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Accueil du site → Doctorat → Danemark → Improving and conserving sahelian fruit trees : a case study of Parkia biglobosa Jacq. (Benth.)

University of Copenhagen (2014)

Improving and conserving sahelian fruit trees : a case study of Parkia biglobosa Jacq. (Benth.)

Ouedraogo Moussa

Titre : Improving and conserving sahelian fruit trees : a case study of Parkia biglobosa Jacq. (Benth.)

Auteur : Ouedraogo Moussa

Université de soutenance : University of Copenhagen, DK

Grade : Doctor of Philosophy (PhD) 2014

Native Sahelian fruit trees are well known for their economic value and their nutritional importance for local populations. Their products are a source of income and a source of calories, vitamins, minerals and antioxidants, especially vital for children. Fruit trees are crucial for the people in West Africa Sahel during the food shortage period, lasting 6-8 months a year in this region. However, the availability of fruit trees is declining due to increased demographic pressure and climate variability (drought) that is occurring with increasing frequency and intensity. Besides compromising the availability of important resources for rural people, reduced abundance of target species can lead to loss of genetic variation within species, which again can reduce the capacity of trees and shrubs to adapt to environmental change and reduce the gain farmers can realize from selection. Parkia biglobosa is among the top five priority indigenous tree species in the Sahel and one of the priority research species in Burkina Faso. Several studies have been made since the 1980’s. The present thesis is about breeding and conservation of this species and addresses four specific aspects : •Performance of provenances in field trials ; •Genetic structure of P. biglobosa in its natural range in West and Central Africa based on leaf morphology and molecular markers ; •Variation between provenances in phenology ; •An approach for utilisation of P. biglobosa genetic resources and a conservation strategy in Burkina Faso. The study of provenance performance is based on analyses of survival and growth traits in two international provenances trials, located in the north Sudanian zone (Gonsé) and south Sudanian zone (Dinderesso) in Burkina Faso, respectively. Evidence of substantial genetic differentiation between 25 studies populations within West Africa is provided. The findings support a hypothesis of a continuum of locally adapted populations that allows the species to thrive under quite different climatic conditions across West Africa. New insights are presented on the genetic structure of P. biglobosa through its distribution area in West and Central Africa, based on variation in morphological traits and chloroplast haplotypes. The study on variation in phenology between provenances confirmed that significant genetic variation exists among the provenances of P. biglobosa in flushing, flowering and fruiting traits and careful choice has to be made when selecting the provenances for seed orchards. The PhD project leads to the initiation of a programme for conservation and use of genetic resources of P. biglobosa in Burkina Faso through germplasm collection and breeding seed orchard establishment. The germplasm collection was undertaken based on seed collected from selected plus trees and a progeny test was initiated to increase knowledge about the genetic study of the species, and estimate genetic parameters to be used for future breeding activities. The present findings on the species’ genetic diversity, its genetic structure in natural populations and the genetic gains that can be obtained through selection and breeding, constitute a good start to strengthen the improvement programme of P. biglobosa. The strategy proposed for seed deployment and for development of the breeding zones in Burkina Faso is expected to lead to a better utilization and conservation of the genetic potential. The principles of this applied approach can be extended to the regional level as the Sahelian countries are experiencing the same climatic conditions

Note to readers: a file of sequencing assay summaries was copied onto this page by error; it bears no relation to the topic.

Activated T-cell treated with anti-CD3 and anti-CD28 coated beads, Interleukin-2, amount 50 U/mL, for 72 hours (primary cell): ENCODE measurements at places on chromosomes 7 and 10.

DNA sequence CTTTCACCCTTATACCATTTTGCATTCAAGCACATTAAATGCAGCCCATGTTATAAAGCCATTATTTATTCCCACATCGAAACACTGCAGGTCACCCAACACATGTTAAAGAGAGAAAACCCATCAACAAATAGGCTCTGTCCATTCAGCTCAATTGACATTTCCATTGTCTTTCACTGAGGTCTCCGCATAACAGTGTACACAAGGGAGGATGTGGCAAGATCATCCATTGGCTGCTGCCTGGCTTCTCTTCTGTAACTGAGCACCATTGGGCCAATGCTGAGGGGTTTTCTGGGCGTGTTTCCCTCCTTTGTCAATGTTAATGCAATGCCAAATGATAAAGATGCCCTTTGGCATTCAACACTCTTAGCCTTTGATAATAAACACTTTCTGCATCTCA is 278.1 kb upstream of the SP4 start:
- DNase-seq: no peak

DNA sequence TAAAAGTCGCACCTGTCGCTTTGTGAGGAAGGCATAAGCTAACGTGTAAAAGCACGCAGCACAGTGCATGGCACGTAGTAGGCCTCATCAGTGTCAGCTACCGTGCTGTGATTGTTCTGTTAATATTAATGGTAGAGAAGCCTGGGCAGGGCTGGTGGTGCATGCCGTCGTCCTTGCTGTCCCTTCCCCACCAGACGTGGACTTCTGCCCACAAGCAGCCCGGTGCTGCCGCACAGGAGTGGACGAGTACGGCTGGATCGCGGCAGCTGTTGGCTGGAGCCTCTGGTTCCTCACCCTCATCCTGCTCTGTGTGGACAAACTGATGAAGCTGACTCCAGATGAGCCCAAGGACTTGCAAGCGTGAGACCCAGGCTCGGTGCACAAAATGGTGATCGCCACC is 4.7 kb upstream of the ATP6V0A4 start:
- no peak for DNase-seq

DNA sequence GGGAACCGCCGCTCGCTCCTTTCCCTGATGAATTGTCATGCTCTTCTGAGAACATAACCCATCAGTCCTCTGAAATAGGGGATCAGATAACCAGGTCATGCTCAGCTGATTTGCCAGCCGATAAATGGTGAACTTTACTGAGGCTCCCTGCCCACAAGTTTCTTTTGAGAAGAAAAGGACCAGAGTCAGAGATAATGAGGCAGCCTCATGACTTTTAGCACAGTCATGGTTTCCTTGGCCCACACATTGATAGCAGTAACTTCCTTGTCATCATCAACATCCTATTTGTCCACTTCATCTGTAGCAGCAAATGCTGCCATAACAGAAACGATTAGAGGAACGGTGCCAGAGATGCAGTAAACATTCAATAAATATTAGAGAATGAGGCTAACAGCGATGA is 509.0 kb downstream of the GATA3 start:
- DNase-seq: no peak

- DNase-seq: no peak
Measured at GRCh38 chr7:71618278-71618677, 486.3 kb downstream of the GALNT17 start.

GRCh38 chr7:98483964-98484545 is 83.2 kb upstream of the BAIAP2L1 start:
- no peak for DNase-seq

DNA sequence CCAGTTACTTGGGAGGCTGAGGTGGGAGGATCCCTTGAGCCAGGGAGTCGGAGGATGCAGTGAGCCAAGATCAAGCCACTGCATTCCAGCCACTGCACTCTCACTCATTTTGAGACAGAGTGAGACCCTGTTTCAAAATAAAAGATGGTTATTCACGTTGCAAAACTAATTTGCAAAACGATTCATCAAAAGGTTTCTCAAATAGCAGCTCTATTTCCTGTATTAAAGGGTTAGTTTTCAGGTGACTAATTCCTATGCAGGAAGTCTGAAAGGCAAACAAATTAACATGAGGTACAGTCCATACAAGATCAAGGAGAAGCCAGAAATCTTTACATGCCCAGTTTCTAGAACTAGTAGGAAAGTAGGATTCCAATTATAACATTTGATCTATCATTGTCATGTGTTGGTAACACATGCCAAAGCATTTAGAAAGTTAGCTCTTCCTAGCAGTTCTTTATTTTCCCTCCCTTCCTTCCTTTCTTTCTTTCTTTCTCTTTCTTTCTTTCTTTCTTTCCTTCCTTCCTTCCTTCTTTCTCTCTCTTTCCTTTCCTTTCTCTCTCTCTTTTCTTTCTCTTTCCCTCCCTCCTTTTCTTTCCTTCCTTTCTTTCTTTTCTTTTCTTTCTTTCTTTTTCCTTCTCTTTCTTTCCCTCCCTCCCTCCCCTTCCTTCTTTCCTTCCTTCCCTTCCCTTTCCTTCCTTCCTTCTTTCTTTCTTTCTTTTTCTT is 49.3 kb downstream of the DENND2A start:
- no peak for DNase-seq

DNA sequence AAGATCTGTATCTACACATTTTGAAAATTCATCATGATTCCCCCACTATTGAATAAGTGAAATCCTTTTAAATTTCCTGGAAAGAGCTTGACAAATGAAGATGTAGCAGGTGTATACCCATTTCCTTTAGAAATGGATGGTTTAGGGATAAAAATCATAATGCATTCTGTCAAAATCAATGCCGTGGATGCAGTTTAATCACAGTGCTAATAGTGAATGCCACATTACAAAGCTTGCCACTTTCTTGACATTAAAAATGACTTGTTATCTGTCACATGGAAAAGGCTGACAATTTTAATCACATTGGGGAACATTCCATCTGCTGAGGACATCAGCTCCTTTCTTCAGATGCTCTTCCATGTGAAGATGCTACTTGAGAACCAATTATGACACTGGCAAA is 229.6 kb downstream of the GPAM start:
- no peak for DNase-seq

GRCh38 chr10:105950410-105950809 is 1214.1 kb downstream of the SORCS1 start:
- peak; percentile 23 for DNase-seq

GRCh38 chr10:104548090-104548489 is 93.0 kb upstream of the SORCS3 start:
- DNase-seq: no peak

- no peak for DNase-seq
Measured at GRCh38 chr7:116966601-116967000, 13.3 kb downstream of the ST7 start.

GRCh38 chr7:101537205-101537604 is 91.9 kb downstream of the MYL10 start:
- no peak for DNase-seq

Page publiée le 9 décembre 2014, mise à jour le 17 juillet 2017